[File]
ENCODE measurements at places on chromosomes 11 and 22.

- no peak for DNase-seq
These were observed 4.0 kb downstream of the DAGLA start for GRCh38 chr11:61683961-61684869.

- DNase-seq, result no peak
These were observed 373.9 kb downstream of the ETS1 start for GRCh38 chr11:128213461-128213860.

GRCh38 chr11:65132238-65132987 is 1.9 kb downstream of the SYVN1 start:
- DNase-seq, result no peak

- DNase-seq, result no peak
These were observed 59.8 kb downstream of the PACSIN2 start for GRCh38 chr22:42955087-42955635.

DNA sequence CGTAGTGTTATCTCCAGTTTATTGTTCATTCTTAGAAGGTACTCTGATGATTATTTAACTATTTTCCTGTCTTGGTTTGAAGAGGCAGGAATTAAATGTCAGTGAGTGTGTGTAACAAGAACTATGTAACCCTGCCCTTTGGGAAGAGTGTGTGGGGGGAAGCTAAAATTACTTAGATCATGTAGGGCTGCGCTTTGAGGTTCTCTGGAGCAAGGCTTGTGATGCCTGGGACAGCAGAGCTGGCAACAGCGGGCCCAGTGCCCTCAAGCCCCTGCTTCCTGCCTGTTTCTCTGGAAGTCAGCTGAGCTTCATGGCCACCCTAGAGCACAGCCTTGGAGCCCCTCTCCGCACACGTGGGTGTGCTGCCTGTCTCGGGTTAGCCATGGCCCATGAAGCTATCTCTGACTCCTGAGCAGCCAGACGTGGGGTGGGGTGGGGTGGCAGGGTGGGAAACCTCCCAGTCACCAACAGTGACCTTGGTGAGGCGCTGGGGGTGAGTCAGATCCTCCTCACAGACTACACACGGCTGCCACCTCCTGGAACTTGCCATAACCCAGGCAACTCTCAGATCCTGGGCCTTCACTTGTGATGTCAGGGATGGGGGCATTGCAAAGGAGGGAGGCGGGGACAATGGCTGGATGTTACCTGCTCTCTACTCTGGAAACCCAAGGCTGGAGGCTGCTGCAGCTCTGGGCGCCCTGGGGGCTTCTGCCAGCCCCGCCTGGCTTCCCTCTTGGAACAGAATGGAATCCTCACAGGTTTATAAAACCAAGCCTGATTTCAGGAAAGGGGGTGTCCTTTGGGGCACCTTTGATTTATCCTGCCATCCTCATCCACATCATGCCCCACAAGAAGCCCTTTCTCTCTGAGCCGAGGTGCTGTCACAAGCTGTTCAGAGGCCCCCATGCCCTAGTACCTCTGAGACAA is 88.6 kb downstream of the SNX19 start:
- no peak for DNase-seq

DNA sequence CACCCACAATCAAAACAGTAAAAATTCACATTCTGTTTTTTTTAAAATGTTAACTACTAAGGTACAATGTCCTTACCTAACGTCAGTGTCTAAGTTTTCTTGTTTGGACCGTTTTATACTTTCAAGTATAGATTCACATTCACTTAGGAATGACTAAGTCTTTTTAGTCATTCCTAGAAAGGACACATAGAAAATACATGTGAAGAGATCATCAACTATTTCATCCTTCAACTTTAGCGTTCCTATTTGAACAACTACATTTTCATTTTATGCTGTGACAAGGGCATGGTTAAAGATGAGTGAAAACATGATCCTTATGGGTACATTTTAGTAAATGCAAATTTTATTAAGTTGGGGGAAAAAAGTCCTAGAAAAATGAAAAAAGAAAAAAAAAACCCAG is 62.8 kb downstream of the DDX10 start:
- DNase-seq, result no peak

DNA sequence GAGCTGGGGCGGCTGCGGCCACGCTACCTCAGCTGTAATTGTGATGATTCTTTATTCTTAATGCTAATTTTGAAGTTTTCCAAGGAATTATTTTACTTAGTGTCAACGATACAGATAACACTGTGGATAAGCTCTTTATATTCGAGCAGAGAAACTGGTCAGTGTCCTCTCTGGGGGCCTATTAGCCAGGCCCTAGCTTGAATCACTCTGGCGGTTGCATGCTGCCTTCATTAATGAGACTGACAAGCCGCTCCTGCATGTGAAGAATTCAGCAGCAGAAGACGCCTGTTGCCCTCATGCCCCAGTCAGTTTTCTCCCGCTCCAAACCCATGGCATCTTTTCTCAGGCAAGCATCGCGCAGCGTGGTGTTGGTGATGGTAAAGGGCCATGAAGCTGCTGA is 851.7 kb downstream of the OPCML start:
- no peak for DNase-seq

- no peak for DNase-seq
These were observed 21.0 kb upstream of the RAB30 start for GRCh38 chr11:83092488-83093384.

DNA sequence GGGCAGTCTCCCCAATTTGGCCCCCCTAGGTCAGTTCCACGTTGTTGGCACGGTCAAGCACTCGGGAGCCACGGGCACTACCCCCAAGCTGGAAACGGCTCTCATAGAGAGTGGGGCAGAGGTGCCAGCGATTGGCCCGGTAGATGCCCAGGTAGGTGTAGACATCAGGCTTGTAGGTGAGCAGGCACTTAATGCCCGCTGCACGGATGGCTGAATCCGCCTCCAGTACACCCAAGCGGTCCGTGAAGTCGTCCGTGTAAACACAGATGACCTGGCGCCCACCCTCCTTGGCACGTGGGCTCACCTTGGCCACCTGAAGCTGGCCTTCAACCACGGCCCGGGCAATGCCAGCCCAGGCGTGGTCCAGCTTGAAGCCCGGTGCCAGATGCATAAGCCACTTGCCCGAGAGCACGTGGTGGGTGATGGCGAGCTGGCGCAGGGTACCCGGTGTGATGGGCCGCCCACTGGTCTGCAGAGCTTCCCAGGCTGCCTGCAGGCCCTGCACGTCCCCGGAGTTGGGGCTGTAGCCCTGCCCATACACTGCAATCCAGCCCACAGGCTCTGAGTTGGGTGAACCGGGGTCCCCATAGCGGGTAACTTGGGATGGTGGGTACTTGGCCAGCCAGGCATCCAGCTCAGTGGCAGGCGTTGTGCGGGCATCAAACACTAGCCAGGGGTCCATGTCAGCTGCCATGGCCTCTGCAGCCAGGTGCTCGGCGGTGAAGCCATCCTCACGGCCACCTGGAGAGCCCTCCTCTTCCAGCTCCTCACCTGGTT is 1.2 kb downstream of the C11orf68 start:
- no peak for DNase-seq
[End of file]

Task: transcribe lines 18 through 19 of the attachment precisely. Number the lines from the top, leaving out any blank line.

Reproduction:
DNA sequence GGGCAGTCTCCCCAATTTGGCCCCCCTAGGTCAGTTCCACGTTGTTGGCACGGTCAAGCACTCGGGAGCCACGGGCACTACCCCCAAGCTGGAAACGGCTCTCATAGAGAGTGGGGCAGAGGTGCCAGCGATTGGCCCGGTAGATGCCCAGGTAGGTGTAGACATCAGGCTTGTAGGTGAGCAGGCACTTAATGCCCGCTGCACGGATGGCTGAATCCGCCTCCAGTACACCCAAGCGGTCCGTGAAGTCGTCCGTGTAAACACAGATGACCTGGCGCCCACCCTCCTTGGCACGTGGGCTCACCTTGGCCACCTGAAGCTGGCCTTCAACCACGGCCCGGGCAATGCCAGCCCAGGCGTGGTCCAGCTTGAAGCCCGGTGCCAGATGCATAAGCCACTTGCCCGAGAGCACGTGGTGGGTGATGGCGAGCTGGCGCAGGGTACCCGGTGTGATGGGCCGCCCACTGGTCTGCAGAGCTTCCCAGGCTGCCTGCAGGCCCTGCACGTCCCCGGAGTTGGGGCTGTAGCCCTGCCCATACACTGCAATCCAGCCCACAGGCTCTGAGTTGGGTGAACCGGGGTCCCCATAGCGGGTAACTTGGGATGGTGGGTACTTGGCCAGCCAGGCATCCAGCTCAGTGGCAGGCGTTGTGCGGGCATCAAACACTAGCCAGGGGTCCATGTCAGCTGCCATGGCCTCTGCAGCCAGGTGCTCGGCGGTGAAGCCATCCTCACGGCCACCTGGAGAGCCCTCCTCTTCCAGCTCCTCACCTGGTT is 1.2 kb downstream of the C11orf68 start:
- no peak for DNase-seq